Opinion

Opinion: It’s Time to Fulfill Our Promise to Teachers, Students and Parents

I recently introduced Senate Bill 387 to help teachers and school-based staff receive training on how to recognize the signs of a mental health crisis.

Although teachers and school-based staff are not trained mental health professionals, they are in a unique position to support youth who need help. By equipping teachers with the training needed to recognize the signs of someone experiencing a mental health or substance use challenge, we’ll help ensure students don’t slip through the cracks.

Analysis: We Can Talk About Abortion Without Being Ableist

I made the choice to continue a high-risk pregnancy, but I honor the choice of any pregnant person who opts to terminate given the same set of facts.

What I don’t like is seeing ableism — that is, prejudice against adults and children with disabilities — rolled into discussions about abortion, as has happened often since the U.S. Supreme Court overturned Roe v. Wade.

Opinion: Bill to Strengthen Paid Family Leave is Good Medicine 

Paid Family Leave and State Disability Insurance are supposed to prevent low-income Californians from falling into poverty or homelessness when they need to take time off work.

But the program is largely an empty promise for these patients because the benefits replace only 60 percent of income. Two of my patients are among the many Californians caught in this trap.

Opinion: Most Vulnerable Foster Youth Left Behind in State Budget

At the California Alliance, we hear story after story of foster youth housed in county welfare offices and hotels because there are not enough placements for them in the child welfare system.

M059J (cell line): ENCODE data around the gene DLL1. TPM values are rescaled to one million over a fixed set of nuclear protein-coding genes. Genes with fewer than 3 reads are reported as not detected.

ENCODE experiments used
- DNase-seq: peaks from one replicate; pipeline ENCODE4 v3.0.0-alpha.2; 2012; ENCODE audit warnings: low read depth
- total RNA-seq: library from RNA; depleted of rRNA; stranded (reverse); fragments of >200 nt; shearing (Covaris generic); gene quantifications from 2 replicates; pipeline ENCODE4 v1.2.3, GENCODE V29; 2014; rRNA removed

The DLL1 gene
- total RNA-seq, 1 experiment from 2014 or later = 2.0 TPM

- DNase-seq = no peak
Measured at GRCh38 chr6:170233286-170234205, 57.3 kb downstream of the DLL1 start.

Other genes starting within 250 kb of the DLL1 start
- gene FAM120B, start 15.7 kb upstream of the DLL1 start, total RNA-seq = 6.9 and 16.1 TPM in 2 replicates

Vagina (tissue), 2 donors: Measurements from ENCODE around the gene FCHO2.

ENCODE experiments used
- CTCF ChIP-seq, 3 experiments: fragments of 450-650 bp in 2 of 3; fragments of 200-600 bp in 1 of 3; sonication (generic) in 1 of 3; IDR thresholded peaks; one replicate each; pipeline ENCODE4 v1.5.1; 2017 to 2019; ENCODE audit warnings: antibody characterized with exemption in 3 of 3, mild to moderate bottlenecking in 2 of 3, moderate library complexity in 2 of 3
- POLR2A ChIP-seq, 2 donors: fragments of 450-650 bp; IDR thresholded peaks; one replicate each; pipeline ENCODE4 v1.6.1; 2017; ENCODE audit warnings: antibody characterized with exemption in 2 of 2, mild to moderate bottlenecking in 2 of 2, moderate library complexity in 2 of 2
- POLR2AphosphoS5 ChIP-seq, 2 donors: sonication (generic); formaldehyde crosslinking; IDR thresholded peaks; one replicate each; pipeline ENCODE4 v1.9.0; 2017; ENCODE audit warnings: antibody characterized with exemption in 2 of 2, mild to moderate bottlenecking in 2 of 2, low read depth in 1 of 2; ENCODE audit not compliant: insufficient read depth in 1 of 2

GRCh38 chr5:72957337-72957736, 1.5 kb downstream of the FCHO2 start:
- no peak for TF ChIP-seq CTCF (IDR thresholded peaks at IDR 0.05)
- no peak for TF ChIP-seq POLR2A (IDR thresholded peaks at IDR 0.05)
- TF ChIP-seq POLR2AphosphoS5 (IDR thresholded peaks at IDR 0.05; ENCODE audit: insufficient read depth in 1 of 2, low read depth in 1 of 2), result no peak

It horrifies us to think that these youth, many of whom were abused or severely neglected, are now having to live in unofficial shelters while they wait to be placed with a foster family.

Opinion: We Need More Mental Health Resources to Tackle Childhood Anxiety

In 2013, my son Ram spontaneously developed a condition called selective mutism, a childhood anxiety disorder. After three months of searching, I finally found a therapist familiar with the condition. My husband and I felt so relieved — until we found out she doesn’t take insurance.

It turns out, this scenario is common. Health insurance — whether private or through California’s Medi-Cal program — doesn’t pay what many psychologists request for their services.

Opinion: The Gun Violence That Doesn’t Make the News

I’m a pediatric intern at Harbor-UCLA Medical Center, a safety-net hospital in Los Angeles County. When I decided to go into pediatrics, I pictured helping children and their families with broken bones, asthma and ear infections, as well as some chronic diseases, such as diabetes.

I never imagined how often I would take care of children trying to heal from the physical and mental trauma of being shot.

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